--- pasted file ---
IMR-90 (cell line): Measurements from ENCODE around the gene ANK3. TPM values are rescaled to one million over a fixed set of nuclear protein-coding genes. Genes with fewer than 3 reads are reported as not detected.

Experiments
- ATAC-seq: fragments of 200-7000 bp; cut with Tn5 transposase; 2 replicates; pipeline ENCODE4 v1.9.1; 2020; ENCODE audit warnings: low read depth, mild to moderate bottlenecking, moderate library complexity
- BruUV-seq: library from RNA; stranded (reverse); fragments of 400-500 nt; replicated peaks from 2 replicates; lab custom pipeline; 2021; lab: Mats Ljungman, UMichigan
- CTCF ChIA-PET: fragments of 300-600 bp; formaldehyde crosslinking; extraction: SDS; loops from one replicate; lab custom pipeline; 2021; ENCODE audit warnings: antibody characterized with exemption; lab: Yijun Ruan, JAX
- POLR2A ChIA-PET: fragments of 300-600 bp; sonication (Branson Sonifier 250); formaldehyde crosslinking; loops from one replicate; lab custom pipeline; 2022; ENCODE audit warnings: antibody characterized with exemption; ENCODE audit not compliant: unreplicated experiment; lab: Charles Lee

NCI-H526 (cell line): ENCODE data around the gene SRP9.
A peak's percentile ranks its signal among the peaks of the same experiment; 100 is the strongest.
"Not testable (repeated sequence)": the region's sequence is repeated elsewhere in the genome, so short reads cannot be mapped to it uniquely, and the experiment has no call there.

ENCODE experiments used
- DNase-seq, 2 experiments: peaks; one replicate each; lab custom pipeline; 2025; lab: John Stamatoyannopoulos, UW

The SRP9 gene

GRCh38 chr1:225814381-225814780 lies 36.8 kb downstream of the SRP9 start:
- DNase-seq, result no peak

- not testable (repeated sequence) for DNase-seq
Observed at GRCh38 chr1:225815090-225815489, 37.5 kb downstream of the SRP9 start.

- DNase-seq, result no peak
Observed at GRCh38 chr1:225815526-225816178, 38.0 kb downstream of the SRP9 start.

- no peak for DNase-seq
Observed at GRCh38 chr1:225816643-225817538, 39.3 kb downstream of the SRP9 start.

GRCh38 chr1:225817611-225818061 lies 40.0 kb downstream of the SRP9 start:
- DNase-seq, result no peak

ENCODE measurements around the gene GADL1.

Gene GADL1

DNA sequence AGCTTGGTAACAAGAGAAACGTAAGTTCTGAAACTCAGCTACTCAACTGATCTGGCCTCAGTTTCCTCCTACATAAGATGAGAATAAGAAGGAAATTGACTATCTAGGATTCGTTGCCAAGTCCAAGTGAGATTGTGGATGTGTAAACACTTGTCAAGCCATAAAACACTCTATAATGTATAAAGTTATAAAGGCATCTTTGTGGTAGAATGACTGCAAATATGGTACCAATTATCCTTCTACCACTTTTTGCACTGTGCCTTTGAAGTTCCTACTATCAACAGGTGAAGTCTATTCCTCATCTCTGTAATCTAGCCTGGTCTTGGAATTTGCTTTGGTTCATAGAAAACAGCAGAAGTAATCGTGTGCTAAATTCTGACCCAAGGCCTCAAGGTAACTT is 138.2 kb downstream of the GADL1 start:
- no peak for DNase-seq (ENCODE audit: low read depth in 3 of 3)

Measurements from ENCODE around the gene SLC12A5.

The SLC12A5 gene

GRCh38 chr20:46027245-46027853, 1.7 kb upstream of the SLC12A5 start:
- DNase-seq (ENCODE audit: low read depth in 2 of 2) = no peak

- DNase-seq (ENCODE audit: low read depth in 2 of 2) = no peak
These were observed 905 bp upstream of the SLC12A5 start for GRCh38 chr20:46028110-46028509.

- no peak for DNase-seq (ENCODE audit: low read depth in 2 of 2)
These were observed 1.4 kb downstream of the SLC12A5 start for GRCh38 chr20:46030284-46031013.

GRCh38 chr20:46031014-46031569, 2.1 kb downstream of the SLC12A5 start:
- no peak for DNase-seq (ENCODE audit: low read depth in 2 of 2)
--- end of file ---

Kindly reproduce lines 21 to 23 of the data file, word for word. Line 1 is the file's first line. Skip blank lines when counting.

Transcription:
GRCh38 chr1:225817611-225818061 lies 40.0 kb downstream of the SRP9 start:
- DNase-seq, result no peak

ENCODE measurements around the gene GADL1.